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The Bristol Radiocarbon Accelerator Mass Spectrometry (BRAMS) Facility was established at the University of Bristol after the commissioning of our dedicated sample preparation laboratories and the installation and acceptance of the BrisMICADAS AMS in 2016. Routine measurements commenced in mid-2016, once validation was completed for each sample type. Herein, we give an overview of the standard pretreatment methods currently employed in the Facility and the results of radiocarbon (14C) determinations on a wide range of standards, blank materials, and intercomparison samples which have been measured during our extensive pretreatment method validation program and during our routine 14C analyses.
Astrobiology seeks to understand the limits of life and to determine the physiology of organisms in order to better assess the habitability of other worlds. To successfully achieve these goals we require microorganisms from environments on Earth that approximate to extraterrestrial environments in terms of physical and/or chemical conditions. The most challenging of these environments with respect to sample collection, isolation and cultivation of microorganisms are anoxic environments. In this paper, an approach to this challenge was implemented within the European Union's MASE (Mars Analogues for Space Exploration) project. In this review paper, we aim to provide a set of methods for future field work and sampling campaigns. A number of anoxic environment based on characteristics that make them analogous to past and present locations on Mars were selected. They included anoxic sulphur-rich springs (Germany), the salt-rich Boulby Mine (UK), a lake in a basaltic context (Iceland), acidic sediments in the Rio Tinto (Spain), glacier samples (Austria) and permafrost samples (Russia and Canada). Samples were collected under strict anoxic conditions to be used for cultivation and genomic community analysis. Using the samples, a culturing approach was implemented to enrich anaerobic organisms using a defined medium that would allow for organisms to be grown under identical conditions in future physiological comparisons. Anaerobic microorganisms were isolated and deposited with the DSMZ (Deutsche Sammlung von Mikroorganismen und Zellkulturen GmbH) culture collection to make them available to other scientists. In MASE, the selected organisms are studied with respect to survival and growth under Mars relevant stresses. They are artificially fossilized and the resulting biosignatures studied and used to investigate the efficacy of life detection instrumentation for planetary missions. Some of the organisms belong to genera with medical and environmental importance such as Yersinia spp., illustrating how astrobiology field research can be used to increase the availability of microbial isolates for applied terrestrial purposes.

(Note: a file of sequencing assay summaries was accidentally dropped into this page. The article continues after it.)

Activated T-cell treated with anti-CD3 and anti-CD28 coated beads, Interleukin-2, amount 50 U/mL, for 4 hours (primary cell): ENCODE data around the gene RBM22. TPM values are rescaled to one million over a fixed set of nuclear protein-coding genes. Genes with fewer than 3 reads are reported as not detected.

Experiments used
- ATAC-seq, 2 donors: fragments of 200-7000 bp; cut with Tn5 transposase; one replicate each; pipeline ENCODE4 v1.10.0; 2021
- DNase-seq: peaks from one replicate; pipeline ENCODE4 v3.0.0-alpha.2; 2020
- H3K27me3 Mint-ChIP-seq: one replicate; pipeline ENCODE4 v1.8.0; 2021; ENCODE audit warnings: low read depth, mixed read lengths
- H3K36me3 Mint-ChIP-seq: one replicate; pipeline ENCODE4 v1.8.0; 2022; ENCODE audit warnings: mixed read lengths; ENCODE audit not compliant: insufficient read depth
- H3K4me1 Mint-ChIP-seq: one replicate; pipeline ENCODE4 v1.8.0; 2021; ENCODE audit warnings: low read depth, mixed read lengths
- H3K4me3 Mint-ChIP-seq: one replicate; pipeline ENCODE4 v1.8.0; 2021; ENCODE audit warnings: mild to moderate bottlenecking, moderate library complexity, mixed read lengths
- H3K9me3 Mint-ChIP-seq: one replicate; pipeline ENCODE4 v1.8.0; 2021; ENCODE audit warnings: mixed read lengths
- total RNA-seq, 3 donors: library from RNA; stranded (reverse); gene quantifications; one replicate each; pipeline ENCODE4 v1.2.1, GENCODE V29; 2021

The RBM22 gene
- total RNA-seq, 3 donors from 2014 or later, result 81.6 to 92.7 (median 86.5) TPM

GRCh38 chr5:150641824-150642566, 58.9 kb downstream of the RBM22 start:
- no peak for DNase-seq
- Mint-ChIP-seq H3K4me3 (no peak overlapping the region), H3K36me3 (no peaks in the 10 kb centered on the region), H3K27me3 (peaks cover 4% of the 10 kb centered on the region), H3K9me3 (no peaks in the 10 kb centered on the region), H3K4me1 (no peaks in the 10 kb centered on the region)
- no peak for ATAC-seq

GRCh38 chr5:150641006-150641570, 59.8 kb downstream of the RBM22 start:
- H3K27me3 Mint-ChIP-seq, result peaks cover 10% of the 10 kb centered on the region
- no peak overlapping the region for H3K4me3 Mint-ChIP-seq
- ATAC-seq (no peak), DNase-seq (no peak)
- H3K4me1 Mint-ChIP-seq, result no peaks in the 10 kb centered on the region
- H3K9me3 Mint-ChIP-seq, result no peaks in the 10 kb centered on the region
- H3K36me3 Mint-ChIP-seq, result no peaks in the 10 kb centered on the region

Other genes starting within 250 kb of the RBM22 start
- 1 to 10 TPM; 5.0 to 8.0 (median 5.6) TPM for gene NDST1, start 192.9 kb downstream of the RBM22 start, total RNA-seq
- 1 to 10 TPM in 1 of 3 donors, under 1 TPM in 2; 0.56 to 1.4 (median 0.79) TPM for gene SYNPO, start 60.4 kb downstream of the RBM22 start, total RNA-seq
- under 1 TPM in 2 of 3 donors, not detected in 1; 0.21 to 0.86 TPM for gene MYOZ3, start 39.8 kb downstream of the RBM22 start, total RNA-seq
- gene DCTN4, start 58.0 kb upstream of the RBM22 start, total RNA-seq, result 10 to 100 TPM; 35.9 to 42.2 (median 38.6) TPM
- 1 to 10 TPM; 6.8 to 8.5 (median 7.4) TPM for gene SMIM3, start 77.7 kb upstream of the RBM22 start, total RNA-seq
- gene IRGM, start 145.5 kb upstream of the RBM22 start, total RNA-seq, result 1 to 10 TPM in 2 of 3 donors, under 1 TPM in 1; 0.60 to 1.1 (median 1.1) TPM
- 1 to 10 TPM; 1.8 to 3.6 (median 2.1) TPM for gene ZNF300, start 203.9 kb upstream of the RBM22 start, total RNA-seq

The classical model of the interstellar medium consists of cool clouds (typical temperature 80 K, number density 20-40 cm-3) moving through a warmer interstellar medium (104 K, 0.15-0.3 cm-3) at a rms velocity of ~ 10 km s-1. More recent models have included the coronal gas (106 K) as part of this medium. We consider the collisions of these clouds in order to determine whether these collisions initiate star formation and/or change the state of the interstellar medium.
The present study evaluated the impact on psychosocial outcome of parallel clinician and peer-led information programmes for people with a diagnosis of schizophrenia and bipolar disorder and for family members within an Irish context.
A sequential mixed method design was used. Quantitative data were collected using pre- and post-programme questionnaires followed by an integrated qualitative component involving semi-structured interviews after the programme. The questionnaires assessed knowledge, attitudes towards recovery, hope, support, advocacy and well-being. Interviews with participants, facilitators and project workers explored their experiences and views of the programme.
While a number of the questionnaires did not show a statistically significant change, findings from the interviews suggest that the1 programmes had a number of positive outcomes, including increases in perceived knowledge, empowerment and support. Participants in both programmes valued the opportunity to meet people in similar circumstances, share their experiences, learn from each other and provide mutual support.
The EOLAS programmes offer a novel template for communication and information sharing in a way that embodies the principles of collaboration and offers users and families a meaningful opportunity to become involved in service design, delivery and evaluation.
There is no consensus as to whether all routine bilateral polypectomy specimens should be sent for formal histopathological diagnosis to exclude underlying neoplastic pathology. This study assessed the necessity for histopathological investigation as routine practice in cases of bilateral and unilateral nasal lesions by estimating the incidence of unexpected pathologies. It also evaluated the ability of computed tomography to predict histopathological diagnosis in patients with unilateral nasal lesions.
A retrospective analysis was conducted of 98 patients undergoing nasal polypectomy over a 12-month period.
Five of 23 patients with a unilateral lesion on nasendoscopy had inverted papillomas on histopathological examination. None of the 75 patients with clinically bilateral lesions on nasendoscopy showed evidence of neoplasia on histopathological examination. Patients with inverted papillomas had significantly lower total Lund–Mackay scores than those with bilateral polyps. Asymmetry scores of inverted papilloma patients were significantly higher compared to both bilateral and unilateral polyps patients.